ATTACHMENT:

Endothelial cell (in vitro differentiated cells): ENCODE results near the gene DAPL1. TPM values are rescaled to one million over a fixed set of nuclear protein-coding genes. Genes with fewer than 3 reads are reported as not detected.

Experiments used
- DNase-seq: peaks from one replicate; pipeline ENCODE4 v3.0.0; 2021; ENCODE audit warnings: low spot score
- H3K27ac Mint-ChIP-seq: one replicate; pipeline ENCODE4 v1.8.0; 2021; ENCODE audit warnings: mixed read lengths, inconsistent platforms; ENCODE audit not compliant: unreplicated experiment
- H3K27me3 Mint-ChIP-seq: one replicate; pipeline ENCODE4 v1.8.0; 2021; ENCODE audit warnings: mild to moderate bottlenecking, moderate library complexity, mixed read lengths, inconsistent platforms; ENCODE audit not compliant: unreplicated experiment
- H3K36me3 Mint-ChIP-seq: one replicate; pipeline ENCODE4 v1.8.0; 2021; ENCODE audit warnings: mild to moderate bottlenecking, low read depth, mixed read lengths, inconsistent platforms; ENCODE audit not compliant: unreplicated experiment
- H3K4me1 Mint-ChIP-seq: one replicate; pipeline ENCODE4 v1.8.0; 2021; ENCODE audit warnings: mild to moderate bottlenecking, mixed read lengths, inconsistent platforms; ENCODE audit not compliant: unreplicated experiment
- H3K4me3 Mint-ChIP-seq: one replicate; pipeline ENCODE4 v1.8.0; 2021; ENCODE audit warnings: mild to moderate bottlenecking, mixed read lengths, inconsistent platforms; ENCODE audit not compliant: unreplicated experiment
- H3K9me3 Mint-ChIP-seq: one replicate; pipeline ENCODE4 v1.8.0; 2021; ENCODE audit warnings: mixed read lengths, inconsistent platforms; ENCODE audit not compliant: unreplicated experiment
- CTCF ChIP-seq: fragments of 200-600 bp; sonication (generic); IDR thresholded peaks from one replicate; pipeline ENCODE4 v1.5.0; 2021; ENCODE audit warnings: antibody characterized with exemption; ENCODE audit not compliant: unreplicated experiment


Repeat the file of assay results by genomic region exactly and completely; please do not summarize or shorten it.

Endothelial cell (in vitro differentiated cells): ENCODE results near the gene DAPL1. TPM values are rescaled to one million over a fixed set of nuclear protein-coding genes. Genes with fewer than 3 reads are reported as not detected.

Experiments used
- DNase-seq: peaks from one replicate; pipeline ENCODE4 v3.0.0; 2021; ENCODE audit warnings: low spot score
- H3K27ac Mint-ChIP-seq: one replicate; pipeline ENCODE4 v1.8.0; 2021; ENCODE audit warnings: mixed read lengths, inconsistent platforms; ENCODE audit not compliant: unreplicated experiment
- H3K27me3 Mint-ChIP-seq: one replicate; pipeline ENCODE4 v1.8.0; 2021; ENCODE audit warnings: mild to moderate bottlenecking, moderate library complexity, mixed read lengths, inconsistent platforms; ENCODE audit not compliant: unreplicated experiment
- H3K36me3 Mint-ChIP-seq: one replicate; pipeline ENCODE4 v1.8.0; 2021; ENCODE audit warnings: mild to moderate bottlenecking, low read depth, mixed read lengths, inconsistent platforms; ENCODE audit not compliant: unreplicated experiment
- H3K4me1 Mint-ChIP-seq: one replicate; pipeline ENCODE4 v1.8.0; 2021; ENCODE audit warnings: mild to moderate bottlenecking, mixed read lengths, inconsistent platforms; ENCODE audit not compliant: unreplicated experiment
- H3K4me3 Mint-ChIP-seq: one replicate; pipeline ENCODE4 v1.8.0; 2021; ENCODE audit warnings: mild to moderate bottlenecking, mixed read lengths, inconsistent platforms; ENCODE audit not compliant: unreplicated experiment
- H3K9me3 Mint-ChIP-seq: one replicate; pipeline ENCODE4 v1.8.0; 2021; ENCODE audit warnings: mixed read lengths, inconsistent platforms; ENCODE audit not compliant: unreplicated experiment
- CTCF ChIP-seq: fragments of 200-600 bp; sonication (generic); IDR thresholded peaks from one replicate; pipeline ENCODE4 v1.5.0; 2021; ENCODE audit warnings: antibody characterized with exemption; ENCODE audit not compliant: unreplicated experiment